Say Cheese!

Franche-Comtè Region of France

Carole Kotkin is a syndicated Miami Herald food columnist and co-author of “MMMMiami – Tempting Tropical Tastes for Home Cooks Everywhere.” She is also the manager of The Cooking School at The Ocean Reef Club, food editor for “The Wine News” magazine, and co-host of “Food and Wine Talk” on

In 1962, Charles de Gaulle remarked, “How can you be expected to govern a nation that has 246 kinds of cheese?”

Today, there are roughly 500 kinds of cheeses in France. And although the increased popularity of “fromage” has brought about a boom in industrial cheese production in France, small family-run creameries are turning out exquisite fragrant, full flavored artisanal cheese. Recently, while visiting the Franche-Comté region of France, I marveled at the fact that one can still buy a food that has been made in the same way in the same place for a thousand years.

Comté cheese, made by craftspeople whose lives are bound to cheese-making, is indelibly linked to the land and its tradition. It is nutty, rich and with 45 percent fat, ideal for melting. And, nowhere is it put to better use than in fondue: Comté cheese melted in a pot with white wine, and seasoned with garlic and pepper, and perhaps a dash of kirsch (cherry brandy). Served as it is at La Petite Échelle in a remote and peaceful meadow 3,700 feet high in the Jura mountains, as a dip for chunks of bread or small boiled potatoes, it rates as one of the great regional delicacies of a nation that is filled with them.

The region’s unique wines all pair very well with Comtè, among them a dry – not white, but yellow – wine called vin jaune; a red wine that resembles rose and is called both Plousard and Poulsard; a slightly sweet, pale wine called savagnin; and an excellent dessert wine known as vin de paille, straw wine.

Recently I traveled along the winding roads of Franche-Comté past herds of Montbeliarde cows (the breed used in the production of Comté) to experience Comté cheese at its source. This region of eastern France on the border of Switzerland, just where the Jura mountains start their upward climb, is an undiscovered and essentially unknown area to tourists. Yet it’s a place of gentle, rolling farmland, magnificent old farmhouses, clear-blue lakes and rivers, and villages so pretty that if it were, say, in Burgundy (only about an hour away), it would be buzzing with tourists.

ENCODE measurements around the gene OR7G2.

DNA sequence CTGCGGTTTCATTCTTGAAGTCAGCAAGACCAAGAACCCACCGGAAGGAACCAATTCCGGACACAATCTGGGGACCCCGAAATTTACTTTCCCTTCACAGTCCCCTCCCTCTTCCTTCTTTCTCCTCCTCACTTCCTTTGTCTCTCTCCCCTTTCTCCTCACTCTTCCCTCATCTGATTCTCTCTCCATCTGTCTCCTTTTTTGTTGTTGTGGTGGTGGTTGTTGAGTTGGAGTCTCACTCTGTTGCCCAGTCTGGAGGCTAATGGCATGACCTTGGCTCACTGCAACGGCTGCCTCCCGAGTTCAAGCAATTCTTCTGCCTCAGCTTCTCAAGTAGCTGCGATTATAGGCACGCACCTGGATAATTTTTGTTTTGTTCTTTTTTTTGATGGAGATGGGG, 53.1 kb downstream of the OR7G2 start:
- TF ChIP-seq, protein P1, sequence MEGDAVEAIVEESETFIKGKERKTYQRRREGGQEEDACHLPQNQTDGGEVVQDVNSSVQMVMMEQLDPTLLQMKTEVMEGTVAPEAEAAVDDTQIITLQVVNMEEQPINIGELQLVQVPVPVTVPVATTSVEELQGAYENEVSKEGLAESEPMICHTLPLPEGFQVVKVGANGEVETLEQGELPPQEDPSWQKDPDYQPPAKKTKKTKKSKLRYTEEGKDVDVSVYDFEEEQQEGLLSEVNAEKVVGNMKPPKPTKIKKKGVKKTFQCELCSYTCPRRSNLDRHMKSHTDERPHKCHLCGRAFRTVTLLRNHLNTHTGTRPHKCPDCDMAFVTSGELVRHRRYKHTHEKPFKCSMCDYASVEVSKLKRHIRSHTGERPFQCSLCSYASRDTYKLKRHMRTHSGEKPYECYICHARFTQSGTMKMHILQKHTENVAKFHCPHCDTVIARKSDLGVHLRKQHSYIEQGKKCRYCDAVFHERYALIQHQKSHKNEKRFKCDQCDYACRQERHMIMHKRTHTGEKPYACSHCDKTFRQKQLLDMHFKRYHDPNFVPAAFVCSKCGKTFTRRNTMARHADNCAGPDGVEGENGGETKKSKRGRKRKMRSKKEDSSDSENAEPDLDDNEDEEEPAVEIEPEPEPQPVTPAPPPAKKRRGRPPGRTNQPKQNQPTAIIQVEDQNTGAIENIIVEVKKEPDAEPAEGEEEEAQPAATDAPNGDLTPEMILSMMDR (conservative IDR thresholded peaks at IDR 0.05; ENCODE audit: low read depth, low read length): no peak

My first stop was La Maison du Comté in the lovely medieval town of Poligny for a short film on the cheese making process and a tasting of several aged Comtés. I learned the differences the seasons make in color, aroma, texture and taste. Next, I visited the small village of Bouverans to discover the secrets of the fruitière (cheese making house), where Tas Marmier is one of 175 fruitières who make Comté in the region.

Visit anybody involved with the Comté cheese industry or the production of Jura wines, and their passion and enthusiasm makes you realize why these products have left such a mark on the culture of France. This area is most definitely worth visiting before the rest of the world discovers it.

Where to Eat

Chateau du Mont Joly in Sampans
Phone 33 3 84 83 43 43.
Chef Romuald Fassenet (far right) earned a Michelin star for his creative and delicious cuisine. Fassenet shows a sure hand and an inventive touch with seafood such as lobster three-ways; and his flawless technique is apparent with duck marinated in honey and spices.

Hotel “Le Lac”
Phone 33 3 81 69 34 80.
Delicious regional specialties with a contemporary twist are served in a lovely room.

La Petite Échelle, Rochejean
Phone 011-33 (0)3 8149 9340
Open May 1 through October 30.,
Fondues, roesti potatoes, and fruit tarts are the bill of fare. Its owner (above, left), a shepherd, cooks rustic meals for hikers and guests.

Auberge du Grapiot, Rue Bagier, 39600 Pupillin
Phone 03-84 37 49 44.
Regional food and wines in rustic setting.

Where to Stay

Chateau du Mont Joly in Sampans
Phone 33 3 84 83 43 43.
Brand new and sparkling with modern décor and warm hospitality. The hotel is elegant and efficient; a place where visitors really feel at home.

Hotel “Le Lac”
Phone 33 3 81 69 34 80.
Family owned hotel with lovely lake views and spacious rooms.

La Domaine du Moulin de la Vallée Heureuse, in Poligny R.N.5 – Route de Geneve – 39800 POLIGNY
Phone 03 84 37 12 13.
Originally an 18th century mill, the residence stands on the Wine Route and offers a romantic garden and nearly 5 acres of parkland. Stroll through the grounds to discover the trout stream, 3 panoramic terraces, a heated swimming pool and a second indoor pool.

Print Friendly, PDF & Email